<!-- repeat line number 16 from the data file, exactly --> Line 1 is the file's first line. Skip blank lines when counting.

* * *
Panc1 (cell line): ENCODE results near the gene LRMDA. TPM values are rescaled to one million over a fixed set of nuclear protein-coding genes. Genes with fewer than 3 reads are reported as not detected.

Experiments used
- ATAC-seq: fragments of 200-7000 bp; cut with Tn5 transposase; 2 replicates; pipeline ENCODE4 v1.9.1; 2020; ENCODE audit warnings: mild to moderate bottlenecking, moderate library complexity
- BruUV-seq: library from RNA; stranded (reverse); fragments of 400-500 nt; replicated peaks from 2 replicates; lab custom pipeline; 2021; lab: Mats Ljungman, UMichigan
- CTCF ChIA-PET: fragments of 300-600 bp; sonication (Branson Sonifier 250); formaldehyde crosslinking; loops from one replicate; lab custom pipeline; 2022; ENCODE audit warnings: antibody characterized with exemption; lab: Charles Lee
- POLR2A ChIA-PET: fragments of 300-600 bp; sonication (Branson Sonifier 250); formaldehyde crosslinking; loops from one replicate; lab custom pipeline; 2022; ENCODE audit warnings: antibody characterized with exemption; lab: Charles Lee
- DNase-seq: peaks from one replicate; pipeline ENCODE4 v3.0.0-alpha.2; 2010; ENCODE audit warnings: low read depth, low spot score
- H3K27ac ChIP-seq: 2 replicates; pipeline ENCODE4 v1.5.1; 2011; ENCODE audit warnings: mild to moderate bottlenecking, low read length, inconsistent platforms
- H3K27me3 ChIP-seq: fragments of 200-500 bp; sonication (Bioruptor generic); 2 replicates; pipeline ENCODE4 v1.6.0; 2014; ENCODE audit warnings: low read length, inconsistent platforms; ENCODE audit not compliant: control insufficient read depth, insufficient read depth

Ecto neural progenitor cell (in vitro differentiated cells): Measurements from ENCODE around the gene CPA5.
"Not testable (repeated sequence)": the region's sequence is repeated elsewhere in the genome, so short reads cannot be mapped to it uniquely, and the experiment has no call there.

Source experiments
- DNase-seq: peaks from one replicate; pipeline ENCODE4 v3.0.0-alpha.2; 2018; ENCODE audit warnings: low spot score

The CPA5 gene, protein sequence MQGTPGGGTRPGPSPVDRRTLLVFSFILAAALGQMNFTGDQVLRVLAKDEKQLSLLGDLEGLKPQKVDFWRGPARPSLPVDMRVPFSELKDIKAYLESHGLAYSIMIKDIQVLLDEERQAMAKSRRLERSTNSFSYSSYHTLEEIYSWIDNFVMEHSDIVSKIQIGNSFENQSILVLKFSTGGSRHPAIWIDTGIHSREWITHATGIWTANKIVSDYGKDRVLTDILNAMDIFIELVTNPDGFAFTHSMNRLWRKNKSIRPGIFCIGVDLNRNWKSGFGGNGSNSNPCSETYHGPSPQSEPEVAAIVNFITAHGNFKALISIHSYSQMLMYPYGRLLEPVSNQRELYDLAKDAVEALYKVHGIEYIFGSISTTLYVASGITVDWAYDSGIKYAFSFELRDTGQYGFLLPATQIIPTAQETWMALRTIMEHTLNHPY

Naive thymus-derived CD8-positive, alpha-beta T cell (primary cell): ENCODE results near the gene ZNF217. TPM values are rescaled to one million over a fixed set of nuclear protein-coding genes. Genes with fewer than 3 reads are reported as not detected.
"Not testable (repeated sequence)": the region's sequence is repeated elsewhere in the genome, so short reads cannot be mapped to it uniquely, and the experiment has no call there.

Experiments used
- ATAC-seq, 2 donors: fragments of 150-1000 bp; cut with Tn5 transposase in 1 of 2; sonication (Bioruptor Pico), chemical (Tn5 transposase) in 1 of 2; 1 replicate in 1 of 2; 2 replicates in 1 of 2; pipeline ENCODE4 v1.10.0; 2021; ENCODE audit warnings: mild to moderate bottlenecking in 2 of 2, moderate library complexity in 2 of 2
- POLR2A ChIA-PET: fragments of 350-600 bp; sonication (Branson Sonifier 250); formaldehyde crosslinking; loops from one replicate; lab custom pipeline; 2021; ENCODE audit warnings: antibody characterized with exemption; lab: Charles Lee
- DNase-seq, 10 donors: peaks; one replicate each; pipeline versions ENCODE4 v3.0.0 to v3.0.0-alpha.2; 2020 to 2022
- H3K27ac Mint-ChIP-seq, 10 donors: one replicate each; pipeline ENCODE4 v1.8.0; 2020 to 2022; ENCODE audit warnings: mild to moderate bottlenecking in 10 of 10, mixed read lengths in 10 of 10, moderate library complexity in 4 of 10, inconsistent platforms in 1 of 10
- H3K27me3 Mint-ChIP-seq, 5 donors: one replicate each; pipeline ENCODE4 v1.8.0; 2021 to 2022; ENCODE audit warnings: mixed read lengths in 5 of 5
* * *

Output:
"Not testable (repeated sequence)": the region's sequence is repeated elsewhere in the genome, so short reads cannot be mapped to it uniquely, and the experiment has no call there.